|David Hume: the original pro-science troll|
With such polarised debates it is all too easy to sit in one corner and wave your fist at the other. It doesn't get us very far. It is more helpful to figure out exactly what the other side is thinking, and talk about why they think it.
In this case, perhaps the debate hinges on a definition. What do we mean by knowing?
When a scientist says they know something, they mean an idea has been shown to be consistent with observations by somebody trustworthy using a rigorous and reliable method. (Observation, by the way, is not limited to literally seeing things. It includes any reliable method for data collection.)
There is an assumption in this definition of knowing: the idea has to be unambiguously defined, in such a way that its implications can be observed. If the idea itself is so vague and open to debate that no implication of the idea could be observed, then a scientist would say you could never know the idea to be true.
Ideas, however, do not fit neatly into science's box. There are plenty of vague ideas out there, and many of their implications are difficult or impossible to observe with any certainty. Areas of thought such as economics, politics, theology and art contain a mishmash of ideas, some of which can be tested, others of which cannot. Progress in such areas works less like science and more like the law: a continual process of building upon precedent and examining one idea in the light of another. Ideas are rarely right or wrong, just fashionable and unfashionable.
There is also the realm of subjective experience. Whereas science hones in on tightly defined ideas and controlled observations, fighting to remove subjectivity, postmodernism revels in differences of opinion. No two lives are identical, and two people can perceive the same thing in quite different ways. The postmodern position is that no-one's experience is more valid than anyone else's.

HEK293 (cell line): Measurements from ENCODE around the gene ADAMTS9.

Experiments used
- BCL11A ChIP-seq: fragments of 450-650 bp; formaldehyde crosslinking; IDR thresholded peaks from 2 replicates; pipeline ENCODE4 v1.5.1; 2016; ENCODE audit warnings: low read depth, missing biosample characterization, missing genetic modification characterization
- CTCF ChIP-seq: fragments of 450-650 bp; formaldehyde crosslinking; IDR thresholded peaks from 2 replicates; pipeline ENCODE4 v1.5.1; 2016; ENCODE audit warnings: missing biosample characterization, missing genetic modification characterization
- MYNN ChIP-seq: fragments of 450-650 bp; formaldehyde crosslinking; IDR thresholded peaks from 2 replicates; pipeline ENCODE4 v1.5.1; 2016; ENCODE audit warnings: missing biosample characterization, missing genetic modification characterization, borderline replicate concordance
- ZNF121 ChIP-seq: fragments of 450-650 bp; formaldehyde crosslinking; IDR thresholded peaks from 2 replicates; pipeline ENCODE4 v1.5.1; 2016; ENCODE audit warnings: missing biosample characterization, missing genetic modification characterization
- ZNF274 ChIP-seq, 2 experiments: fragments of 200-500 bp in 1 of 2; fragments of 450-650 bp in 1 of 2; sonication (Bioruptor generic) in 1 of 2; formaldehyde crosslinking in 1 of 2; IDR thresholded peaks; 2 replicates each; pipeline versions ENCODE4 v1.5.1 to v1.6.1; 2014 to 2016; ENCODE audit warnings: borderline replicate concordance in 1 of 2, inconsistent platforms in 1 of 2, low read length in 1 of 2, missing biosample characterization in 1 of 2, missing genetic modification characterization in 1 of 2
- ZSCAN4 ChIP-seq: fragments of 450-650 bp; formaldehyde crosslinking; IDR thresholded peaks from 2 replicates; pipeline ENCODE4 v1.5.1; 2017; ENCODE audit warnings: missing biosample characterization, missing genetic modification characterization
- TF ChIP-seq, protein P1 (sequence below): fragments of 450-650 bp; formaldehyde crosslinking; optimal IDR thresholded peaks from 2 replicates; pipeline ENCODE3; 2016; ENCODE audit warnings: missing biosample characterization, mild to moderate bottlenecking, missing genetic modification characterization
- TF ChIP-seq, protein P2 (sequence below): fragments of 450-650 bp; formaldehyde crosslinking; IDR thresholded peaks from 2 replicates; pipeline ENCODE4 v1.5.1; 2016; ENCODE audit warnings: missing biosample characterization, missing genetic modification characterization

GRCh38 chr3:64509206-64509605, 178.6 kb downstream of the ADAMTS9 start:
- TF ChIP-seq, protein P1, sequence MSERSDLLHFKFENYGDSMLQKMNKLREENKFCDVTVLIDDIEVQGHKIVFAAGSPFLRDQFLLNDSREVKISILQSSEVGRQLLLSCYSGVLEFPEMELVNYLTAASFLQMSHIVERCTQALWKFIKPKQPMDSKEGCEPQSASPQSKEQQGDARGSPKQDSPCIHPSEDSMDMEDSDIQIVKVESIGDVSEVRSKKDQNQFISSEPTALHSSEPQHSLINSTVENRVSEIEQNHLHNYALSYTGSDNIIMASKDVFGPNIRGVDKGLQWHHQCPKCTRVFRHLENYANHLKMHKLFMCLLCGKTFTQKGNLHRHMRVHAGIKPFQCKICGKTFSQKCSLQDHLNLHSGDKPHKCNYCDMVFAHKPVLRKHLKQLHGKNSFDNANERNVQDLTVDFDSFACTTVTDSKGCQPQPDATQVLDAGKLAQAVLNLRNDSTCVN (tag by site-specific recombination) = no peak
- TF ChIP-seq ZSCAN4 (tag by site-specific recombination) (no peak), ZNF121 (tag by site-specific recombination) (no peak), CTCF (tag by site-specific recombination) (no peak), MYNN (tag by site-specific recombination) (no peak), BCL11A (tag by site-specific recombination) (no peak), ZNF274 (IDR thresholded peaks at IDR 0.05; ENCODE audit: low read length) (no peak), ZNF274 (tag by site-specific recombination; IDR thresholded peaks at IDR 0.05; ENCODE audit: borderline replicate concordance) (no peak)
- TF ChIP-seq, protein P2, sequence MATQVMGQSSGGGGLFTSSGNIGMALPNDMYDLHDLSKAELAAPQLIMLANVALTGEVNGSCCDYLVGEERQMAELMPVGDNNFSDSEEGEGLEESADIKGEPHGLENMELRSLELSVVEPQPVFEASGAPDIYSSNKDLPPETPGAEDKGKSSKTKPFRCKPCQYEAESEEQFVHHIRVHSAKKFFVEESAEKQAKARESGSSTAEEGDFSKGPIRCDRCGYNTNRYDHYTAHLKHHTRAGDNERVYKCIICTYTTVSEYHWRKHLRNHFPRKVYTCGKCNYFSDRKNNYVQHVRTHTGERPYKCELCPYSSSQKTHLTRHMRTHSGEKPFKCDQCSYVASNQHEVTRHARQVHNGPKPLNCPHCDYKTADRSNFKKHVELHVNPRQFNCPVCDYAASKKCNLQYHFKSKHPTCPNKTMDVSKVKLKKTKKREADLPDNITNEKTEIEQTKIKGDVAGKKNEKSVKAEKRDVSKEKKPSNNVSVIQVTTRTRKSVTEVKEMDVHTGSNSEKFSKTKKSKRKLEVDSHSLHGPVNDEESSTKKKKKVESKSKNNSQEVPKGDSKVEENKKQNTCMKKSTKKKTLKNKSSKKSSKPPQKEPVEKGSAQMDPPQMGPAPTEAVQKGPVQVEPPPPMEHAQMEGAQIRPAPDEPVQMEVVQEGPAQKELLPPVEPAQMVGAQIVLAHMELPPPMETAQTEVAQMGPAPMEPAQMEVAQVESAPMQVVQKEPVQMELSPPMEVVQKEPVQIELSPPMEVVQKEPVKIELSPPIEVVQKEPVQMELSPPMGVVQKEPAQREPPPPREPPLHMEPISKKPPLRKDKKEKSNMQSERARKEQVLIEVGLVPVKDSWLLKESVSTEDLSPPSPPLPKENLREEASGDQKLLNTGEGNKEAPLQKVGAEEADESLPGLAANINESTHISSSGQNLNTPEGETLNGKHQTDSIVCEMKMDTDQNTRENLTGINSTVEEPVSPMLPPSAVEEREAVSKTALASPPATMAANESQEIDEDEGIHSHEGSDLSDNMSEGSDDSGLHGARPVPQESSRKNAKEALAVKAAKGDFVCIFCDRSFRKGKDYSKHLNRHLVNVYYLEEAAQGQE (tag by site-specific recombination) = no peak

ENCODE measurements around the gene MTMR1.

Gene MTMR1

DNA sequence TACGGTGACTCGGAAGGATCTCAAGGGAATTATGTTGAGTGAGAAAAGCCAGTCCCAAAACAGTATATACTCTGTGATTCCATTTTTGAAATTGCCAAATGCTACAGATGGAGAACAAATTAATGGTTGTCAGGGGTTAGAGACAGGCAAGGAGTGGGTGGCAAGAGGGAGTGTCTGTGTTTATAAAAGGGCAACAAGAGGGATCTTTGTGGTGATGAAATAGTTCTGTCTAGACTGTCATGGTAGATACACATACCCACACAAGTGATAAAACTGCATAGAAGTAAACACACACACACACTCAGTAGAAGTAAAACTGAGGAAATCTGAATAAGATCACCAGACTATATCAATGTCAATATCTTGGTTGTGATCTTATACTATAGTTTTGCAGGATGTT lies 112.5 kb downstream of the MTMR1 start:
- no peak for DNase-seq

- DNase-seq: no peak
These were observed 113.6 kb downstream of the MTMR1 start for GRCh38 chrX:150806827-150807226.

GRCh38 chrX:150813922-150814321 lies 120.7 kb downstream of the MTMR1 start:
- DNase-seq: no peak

When a postmodernist says they know something, they mean an idea is consistent with their own, subjective experience, even if the idea is not fully defined, even if there is nothing they could possibly provide as evidence to support the idea.
This version of knowing is so very far removed from the scientist's version, no wonder there is disagreement over how we can know things. Of course both sides believe they are right, because by their own definitions both sides are right.
So far, so much fence sitting. But it doesn't end there, because the point is not moot: there are implications.
In the real world, there is a crucial difference between the two kinds of knowing, and that is an ethical difference. If you know something in the postmodern sense, it only applies to you, because your knowledge is subjective. If you know something in the scientific sense, because you have removed subjectivity, you can use that knowledge to act in other people's interests.
This is not to deny the presence of subjective components within scientific arguments - you cannot prove something does more good than harm without a subjective definition of good and harm - but you can move an argument on from a simplistic 'I know this is right' to a nuanced 'I know this is right because...' and reduce the level of subjectivity by making as many concrete observations as possible.
As an example, if you know in the scientific sense that vaccinations do more good than harm (defining good as reducing disease and preventing illness and death), you can justify a programme of compulsory vaccination, because the observational evidence is objective and its truth is universal. If you only know it in the postmodern sense, you can only justify vaccinating yourself, because your subjective experience and opinion is yours alone.
So if you think science lovers are arrogant to claim they know the truth, remember that they are only talking about a very specific kind of knowledge, and consider that science's knowledge is universal and objective in a way that other kinds are not.
And if you are a science lover, frustrated with others' disdain for empirical evidence, remember that they have in mind a much more general class of ideas for which evidence is hard to come by, and consider that such ideas, being the stuff of human life, are the basis and the purpose of all scientific enquiry.